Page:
Ever since our ancestors could first communicate, we have gathered to share our stories. We have passed along creation tales and tragic stories of love lost. We have repeated accounts of real heroism and simple stories of family history. When our forebears lived closer to the land and to each other, the practice of storytelling was imbued with ritual and occasion. Members of the tribe would often gather around the fire to hear their genealogy recited aloud by an elder or master storyteller. Listeners could track how their own lives, and the lives of their parents, interwove with the lives of the other tribe members, as everyone’s ancient relatives once played out similar life dramas together.
As a custom, some cultures’ storytellers repeat the same tale over and over because they believe that each time you hear it, you come to the story as a different person and view the plot and characters in a new light. Hearing the story over and over is a way to gauge where you have been and where you are now on your path of personal evolution. It also helps the younger generation learn the stories so that they can pass them to forthcoming generations.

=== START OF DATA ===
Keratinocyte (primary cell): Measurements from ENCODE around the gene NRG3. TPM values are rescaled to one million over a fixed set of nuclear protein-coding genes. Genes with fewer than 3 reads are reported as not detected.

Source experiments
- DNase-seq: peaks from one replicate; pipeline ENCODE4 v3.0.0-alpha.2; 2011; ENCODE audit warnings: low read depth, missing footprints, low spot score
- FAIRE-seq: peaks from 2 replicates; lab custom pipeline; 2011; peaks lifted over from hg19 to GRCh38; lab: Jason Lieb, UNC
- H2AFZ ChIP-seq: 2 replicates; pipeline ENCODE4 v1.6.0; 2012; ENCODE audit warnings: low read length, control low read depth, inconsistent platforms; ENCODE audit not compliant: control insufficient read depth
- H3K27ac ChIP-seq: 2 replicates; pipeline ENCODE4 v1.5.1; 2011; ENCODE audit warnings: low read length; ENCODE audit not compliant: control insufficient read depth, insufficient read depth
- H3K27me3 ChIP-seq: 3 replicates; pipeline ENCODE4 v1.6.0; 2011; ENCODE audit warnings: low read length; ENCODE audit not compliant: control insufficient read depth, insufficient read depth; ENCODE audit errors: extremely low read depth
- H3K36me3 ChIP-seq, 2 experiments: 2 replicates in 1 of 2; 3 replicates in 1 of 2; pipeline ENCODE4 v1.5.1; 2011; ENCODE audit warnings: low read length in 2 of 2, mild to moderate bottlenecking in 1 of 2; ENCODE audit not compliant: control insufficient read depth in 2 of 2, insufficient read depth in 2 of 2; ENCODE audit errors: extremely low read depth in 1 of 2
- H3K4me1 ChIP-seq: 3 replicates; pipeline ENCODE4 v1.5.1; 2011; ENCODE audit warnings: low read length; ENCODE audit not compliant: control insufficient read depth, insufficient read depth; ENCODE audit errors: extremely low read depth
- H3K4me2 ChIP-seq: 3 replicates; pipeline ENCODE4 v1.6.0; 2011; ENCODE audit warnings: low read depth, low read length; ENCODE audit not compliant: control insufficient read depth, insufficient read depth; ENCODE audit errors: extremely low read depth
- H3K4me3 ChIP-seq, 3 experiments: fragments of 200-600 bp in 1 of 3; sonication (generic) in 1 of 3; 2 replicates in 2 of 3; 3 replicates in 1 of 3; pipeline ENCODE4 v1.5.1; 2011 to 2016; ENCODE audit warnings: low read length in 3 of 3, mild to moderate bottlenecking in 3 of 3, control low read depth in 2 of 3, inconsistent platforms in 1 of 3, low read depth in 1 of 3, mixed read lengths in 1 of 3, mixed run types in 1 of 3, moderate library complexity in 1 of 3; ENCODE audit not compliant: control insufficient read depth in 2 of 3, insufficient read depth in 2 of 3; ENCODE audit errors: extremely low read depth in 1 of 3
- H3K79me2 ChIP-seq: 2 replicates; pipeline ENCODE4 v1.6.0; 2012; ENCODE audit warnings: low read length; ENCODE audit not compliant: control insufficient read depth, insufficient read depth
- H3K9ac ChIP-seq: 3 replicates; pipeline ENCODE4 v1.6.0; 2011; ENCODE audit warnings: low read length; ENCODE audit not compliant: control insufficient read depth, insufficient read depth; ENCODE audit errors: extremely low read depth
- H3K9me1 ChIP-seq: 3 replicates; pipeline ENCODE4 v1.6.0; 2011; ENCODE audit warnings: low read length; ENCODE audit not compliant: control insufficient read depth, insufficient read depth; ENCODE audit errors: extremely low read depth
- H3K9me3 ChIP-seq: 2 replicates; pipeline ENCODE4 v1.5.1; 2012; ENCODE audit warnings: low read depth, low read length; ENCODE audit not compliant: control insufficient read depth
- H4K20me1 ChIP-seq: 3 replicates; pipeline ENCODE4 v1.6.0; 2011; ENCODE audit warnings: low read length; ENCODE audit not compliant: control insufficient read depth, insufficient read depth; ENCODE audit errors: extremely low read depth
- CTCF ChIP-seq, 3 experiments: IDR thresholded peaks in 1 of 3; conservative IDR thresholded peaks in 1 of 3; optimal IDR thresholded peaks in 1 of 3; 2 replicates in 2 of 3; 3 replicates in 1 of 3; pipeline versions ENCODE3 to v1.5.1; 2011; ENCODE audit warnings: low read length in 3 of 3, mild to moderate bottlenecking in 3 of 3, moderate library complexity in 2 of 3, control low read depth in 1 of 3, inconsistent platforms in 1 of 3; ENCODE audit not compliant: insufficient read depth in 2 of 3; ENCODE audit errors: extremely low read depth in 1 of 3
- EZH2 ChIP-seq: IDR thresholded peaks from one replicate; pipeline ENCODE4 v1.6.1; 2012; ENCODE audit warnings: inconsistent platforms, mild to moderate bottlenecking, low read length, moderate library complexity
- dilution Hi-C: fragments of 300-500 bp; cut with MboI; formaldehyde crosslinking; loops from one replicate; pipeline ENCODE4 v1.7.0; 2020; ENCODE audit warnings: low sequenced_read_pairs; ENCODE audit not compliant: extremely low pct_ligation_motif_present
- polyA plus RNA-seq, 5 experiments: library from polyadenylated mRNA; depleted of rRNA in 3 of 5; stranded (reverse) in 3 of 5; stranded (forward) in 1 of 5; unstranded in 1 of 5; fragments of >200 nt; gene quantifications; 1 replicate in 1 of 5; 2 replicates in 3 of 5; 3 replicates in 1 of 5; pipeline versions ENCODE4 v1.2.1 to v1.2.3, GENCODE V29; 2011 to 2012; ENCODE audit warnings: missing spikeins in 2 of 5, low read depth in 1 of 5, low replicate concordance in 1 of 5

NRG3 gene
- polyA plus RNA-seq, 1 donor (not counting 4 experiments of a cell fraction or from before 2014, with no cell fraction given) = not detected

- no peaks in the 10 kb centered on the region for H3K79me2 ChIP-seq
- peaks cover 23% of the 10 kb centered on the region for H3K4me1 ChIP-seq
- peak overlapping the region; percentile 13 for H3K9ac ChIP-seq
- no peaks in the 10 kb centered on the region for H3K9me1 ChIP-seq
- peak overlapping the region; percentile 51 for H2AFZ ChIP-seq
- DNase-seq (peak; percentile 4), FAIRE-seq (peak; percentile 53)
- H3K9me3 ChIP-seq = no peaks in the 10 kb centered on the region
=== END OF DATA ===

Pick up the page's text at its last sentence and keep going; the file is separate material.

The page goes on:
When we hear others tell stories, we can laugh at their humorous adventures, feel the thrill of exciting encounters, see parts of ourselves in them, and learn from the challenges they face. Though most of our formal traditions of storytelling are lost, it does not mean we have to be without. We can begin new practices in our own families of listening to one another, of honoring our own journey, and witnessing the journeys of those around us. We can revive the fireside communal by gathering around the campfire or hearth with family and friends, sharing in stories. By building new practices of storytelling, we give ourselves and the ones we love an opportunity to draw ever closer in our shared human experience.